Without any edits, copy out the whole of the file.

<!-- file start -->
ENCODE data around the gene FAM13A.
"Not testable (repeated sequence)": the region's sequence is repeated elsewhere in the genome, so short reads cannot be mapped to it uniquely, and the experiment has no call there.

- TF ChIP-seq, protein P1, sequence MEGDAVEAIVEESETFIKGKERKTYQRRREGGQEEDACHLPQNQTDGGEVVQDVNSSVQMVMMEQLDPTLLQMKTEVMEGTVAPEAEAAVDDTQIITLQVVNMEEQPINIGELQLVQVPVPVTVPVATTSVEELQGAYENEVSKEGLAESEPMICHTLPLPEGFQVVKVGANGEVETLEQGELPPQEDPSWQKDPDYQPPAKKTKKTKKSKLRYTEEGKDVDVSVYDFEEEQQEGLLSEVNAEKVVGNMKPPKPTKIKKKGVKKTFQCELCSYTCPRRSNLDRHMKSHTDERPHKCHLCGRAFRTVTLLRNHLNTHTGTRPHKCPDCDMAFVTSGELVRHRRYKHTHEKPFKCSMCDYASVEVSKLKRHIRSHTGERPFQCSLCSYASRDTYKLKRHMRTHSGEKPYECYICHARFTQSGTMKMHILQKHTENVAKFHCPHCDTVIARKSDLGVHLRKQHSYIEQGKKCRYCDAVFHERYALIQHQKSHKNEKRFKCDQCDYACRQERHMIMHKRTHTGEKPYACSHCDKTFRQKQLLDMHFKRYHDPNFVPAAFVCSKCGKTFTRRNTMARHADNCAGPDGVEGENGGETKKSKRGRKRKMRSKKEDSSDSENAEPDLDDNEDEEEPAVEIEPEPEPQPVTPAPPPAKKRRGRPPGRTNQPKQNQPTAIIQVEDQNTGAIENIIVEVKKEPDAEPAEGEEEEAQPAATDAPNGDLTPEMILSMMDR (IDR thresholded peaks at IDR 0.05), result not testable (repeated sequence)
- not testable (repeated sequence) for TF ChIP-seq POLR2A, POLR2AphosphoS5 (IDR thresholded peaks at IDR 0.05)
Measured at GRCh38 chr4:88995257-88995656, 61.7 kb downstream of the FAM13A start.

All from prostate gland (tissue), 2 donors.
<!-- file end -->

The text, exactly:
ENCODE data around the gene FAM13A.
"Not testable (repeated sequence)": the region's sequence is repeated elsewhere in the genome, so short reads cannot be mapped to it uniquely, and the experiment has no call there.

- TF ChIP-seq, protein P1, sequence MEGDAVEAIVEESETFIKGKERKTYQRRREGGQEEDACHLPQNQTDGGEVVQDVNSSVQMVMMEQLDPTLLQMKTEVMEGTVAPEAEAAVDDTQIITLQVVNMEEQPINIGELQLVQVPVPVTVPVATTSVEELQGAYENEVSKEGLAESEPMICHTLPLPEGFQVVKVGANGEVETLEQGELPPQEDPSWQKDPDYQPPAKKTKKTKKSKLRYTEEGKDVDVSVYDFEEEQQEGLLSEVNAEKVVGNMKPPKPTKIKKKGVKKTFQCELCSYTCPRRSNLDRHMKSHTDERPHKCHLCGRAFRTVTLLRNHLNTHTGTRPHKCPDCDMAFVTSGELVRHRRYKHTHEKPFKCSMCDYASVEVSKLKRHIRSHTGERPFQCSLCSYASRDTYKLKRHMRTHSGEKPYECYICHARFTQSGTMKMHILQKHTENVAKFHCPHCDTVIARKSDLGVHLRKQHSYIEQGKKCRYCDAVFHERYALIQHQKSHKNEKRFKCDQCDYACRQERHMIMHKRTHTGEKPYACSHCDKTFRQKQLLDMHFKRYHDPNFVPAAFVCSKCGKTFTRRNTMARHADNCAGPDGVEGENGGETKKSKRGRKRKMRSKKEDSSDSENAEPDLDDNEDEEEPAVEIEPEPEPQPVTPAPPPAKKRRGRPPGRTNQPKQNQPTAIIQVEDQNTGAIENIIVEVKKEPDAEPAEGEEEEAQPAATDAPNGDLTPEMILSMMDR (IDR thresholded peaks at IDR 0.05), result not testable (repeated sequence)
- not testable (repeated sequence) for TF ChIP-seq POLR2A, POLR2AphosphoS5 (IDR thresholded peaks at IDR 0.05)
Measured at GRCh38 chr4:88995257-88995656, 61.7 kb downstream of the FAM13A start.

All from prostate gland (tissue), 2 donors.